Mucus in Dog Poop: Causes and Treatment

Jennifer Coates, DVM
By Jennifer Coates, DVM on May 19, 2020

Reviewed and Updated on May 19, 2020 by Dr. Jennifer Coates

Your dog’s poop can actually tell you a lot about their health. So before you pick it up, always take a quick peek to make sure your dog’s poop looks normal.

If you see mucus in your dog’s stool, find out what could be causing it and when you should see the vet.

Is Mucus in My Dog’s Stool Dangerous?

A little bit of mucus in a dog’s stool is not a reason to panic, and there are some ways you can help at home. Be sure to mention these occurrences at your next vet visit.

Excessive amounts of mucus in your dog’s poop may indicate a medical condition that needs veterinary attention. If you consistently see mucus in your dog’s stool, or you see a lot of mucus, even if it’s just in one instance, then you need to make an appointment with your vet.

It’s best to contact your vet immediately if your dog is very young or very old or has a pre-existing condition. For these dogs, a decline in health can happen very rapidly, so you should communicate any changes you notice to your vet ASAP.

When Can You Treat the Condition at Home?

If your dog has just a little bit of excess mucus in their stool but is otherwise feeling fine (eating well, happy, active, no diarrhea, etc.), you can try treating the condition at home.


Sometimes switching to a highly digestible diet or adding additional fiber to their diet will help.

Boiled white meat chicken (no skin or bones), white rice, and a teaspoon to a tablespoon (depending on the size of the dog) of canned pumpkin is a good, homemade option that you can safely feed your dog for a few days.


A small amount of mucus in the stool—in an otherwise healthy dog—does not require treatment with medications, but a probiotic supplement may help.

Look for probiotic products designed specifically for dogs or ask your veterinarian for recommendations.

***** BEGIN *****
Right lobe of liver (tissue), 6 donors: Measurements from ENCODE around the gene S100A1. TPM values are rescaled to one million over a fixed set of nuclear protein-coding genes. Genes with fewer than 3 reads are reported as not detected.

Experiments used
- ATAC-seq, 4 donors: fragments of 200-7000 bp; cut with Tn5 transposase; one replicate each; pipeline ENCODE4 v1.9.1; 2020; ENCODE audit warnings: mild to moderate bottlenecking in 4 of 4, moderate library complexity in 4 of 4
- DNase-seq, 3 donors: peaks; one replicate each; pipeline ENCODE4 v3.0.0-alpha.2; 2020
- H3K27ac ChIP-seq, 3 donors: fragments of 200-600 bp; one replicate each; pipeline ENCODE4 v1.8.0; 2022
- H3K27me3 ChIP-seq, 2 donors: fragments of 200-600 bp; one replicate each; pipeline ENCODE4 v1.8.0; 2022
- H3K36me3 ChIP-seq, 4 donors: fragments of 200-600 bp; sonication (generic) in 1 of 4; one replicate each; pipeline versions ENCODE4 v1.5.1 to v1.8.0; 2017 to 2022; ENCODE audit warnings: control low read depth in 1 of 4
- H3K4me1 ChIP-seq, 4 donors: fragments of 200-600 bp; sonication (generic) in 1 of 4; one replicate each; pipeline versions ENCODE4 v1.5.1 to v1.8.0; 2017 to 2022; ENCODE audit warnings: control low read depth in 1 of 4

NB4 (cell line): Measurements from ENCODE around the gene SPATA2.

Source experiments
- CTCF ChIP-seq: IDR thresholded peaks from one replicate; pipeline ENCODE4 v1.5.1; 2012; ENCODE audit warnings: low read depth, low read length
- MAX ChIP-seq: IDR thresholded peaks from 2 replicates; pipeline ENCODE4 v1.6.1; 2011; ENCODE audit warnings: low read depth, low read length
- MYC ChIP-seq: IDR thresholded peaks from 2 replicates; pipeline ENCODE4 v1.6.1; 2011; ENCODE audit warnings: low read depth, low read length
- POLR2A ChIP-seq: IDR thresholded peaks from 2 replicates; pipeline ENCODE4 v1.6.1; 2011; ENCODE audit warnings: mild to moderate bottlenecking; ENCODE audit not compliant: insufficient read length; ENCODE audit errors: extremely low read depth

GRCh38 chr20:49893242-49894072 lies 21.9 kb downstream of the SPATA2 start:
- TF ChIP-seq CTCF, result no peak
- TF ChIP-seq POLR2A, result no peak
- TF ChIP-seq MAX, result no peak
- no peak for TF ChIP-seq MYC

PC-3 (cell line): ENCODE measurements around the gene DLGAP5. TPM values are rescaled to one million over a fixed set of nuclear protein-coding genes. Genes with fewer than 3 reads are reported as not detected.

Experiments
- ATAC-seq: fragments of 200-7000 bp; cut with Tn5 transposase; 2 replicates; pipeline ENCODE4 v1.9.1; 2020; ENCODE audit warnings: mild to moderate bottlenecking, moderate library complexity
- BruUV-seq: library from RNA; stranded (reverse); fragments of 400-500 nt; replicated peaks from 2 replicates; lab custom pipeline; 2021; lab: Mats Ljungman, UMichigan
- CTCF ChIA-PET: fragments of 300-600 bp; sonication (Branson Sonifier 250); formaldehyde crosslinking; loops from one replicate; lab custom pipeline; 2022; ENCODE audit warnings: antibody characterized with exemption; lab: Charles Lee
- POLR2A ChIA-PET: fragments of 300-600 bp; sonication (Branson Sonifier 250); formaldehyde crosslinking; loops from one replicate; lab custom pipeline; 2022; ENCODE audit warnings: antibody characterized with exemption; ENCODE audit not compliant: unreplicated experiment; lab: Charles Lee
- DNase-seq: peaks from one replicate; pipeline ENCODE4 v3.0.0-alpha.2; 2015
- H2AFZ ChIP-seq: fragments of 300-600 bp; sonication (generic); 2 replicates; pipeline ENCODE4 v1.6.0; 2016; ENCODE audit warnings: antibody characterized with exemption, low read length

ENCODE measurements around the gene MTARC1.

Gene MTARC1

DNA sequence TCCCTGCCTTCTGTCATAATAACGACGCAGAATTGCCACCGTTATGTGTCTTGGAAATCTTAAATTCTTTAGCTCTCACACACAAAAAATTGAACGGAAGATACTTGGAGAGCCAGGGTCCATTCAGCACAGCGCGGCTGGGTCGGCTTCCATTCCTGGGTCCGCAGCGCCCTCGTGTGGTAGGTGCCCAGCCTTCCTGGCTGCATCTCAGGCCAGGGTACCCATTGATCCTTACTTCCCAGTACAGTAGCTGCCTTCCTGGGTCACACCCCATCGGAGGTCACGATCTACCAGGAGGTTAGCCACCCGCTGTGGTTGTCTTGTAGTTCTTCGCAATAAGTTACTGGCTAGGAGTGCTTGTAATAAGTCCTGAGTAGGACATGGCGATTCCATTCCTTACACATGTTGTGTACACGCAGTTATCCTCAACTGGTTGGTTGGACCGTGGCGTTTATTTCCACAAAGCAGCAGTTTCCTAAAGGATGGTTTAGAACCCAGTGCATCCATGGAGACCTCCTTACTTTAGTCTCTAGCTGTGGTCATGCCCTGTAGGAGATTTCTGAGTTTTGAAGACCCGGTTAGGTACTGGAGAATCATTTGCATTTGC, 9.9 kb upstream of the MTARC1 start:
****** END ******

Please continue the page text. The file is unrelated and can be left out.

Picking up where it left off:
When Does Mucus in Your Dog’s Stool Require a Vet Visit?

It’s time for a vet appointment if your dog has abnormal amounts of mucus in their stool over an extended period of time, or if your dog has additional symptoms, such as:

  • Poor appetite

  • Weight loss

  • Vomiting

  • Diarrhea

In these cases, there could be an underlying health issue at play. Your veterinarian will take a complete health history and perform a physical exam. They may need to run some combination of the following tests:

  • Fecal examinations

  • Bloodwork

  • urinalysis

  • Abdominal x-rays and/or ultrasound

  • Endoscopy

  • Biopsy of the intestinal tract 

Underlying Conditions and Treatments

Appropriate treatment will depend on the results of these tests and your dog’s eventual diagnosis. These are some of the more common disorders that cause mucus in dog stool:

Intestinal Infections

Bacteria, viruses, and fungi can all infect the canine gastrointestinal (GI) system.

With GI infections, most dogs will also develop diarrhea, vomiting, loss of appetite, or other symptoms in addition to mucus in the stool. Supportive care and medications that address the infection will be necessary.


Whipworms, tapeworms, giardia, and other intestinal parasites can cause mucus in a dog’s stool.